Legal battle forces US government to restore millions of missing e-mails


Legal battle forces US government to restore millions of missing e-mails

Karl Flinders

Millions of e-mails from George W Bush's administration that went missing as a result of a defective e-mail archiving system will be restored after the US government reached agreement in a legal battle.

Citizens for Responsibility and Ethics in Washington (CREW) and the National Security Archive (NSA), which accused the George W Bush administration of a cover-up, announced the settlement.

The two year legal battle was over 94 days' worth of e-mails that went missing during George W Bush's tenure as US president.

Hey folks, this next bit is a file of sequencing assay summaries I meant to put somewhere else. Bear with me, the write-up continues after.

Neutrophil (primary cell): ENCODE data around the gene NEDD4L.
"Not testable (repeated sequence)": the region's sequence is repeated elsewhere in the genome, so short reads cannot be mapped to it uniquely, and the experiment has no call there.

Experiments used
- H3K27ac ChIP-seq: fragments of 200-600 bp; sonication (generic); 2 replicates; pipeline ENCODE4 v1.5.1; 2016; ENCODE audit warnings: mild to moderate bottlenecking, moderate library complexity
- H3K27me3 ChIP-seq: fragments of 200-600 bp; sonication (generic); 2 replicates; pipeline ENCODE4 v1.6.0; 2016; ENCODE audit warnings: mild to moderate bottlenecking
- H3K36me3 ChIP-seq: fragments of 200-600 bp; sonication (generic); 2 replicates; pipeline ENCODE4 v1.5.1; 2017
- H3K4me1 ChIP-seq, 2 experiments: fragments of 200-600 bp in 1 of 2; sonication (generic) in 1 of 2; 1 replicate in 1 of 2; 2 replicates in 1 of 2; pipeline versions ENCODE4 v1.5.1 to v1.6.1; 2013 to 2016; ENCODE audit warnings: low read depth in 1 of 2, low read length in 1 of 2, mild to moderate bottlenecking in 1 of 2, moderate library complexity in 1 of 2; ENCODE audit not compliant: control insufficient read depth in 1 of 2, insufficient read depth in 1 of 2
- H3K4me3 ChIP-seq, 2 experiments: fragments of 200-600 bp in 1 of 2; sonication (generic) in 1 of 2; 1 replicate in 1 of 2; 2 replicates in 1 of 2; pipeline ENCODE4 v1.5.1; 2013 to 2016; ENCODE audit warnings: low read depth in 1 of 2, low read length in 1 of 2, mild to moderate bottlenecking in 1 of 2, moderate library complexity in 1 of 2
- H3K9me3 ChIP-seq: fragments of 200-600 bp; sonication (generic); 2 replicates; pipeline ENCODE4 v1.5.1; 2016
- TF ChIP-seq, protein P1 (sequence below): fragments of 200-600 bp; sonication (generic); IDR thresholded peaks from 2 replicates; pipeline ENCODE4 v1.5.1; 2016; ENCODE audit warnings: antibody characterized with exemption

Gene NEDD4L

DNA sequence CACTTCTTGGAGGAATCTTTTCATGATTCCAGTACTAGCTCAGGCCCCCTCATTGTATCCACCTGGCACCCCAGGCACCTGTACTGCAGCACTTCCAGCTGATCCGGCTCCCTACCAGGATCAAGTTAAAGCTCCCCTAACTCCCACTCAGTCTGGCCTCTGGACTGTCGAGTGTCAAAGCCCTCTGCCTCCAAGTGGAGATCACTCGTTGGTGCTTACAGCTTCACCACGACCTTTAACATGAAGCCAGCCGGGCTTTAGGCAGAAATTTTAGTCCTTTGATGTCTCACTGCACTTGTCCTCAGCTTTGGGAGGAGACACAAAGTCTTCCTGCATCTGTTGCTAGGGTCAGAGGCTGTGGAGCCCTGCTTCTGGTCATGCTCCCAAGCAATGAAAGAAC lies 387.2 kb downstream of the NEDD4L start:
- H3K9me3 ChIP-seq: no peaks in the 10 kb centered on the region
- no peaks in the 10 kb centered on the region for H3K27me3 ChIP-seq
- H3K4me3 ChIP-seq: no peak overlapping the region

The lawsuits began after a revelation in April 2008 that the White House had discovered a problem with the system in 2005 but failed to recover or restore the missing e-mails.

The Executive Office of the President (EOP) will now restore a total of 94 days worth of missing e-mails, which will then be preserved and eventually made available.

"Documents produced so far show the Bush White House was lying when officials claimed no e-mails were ever missing. The record now proves incontrovertibly that Bush administration officials deliberately ignored the problem and, in fact, knowingly allowed it to worsen," said CREW.

Melanie Sloan, executive director at CREW, said, "We may never know exactly what happened to all the missing e-mails, and which Bush administration officials were involved in the cover-up, but we do know the American public never got the full story."

CREW announcement of the agreement >>

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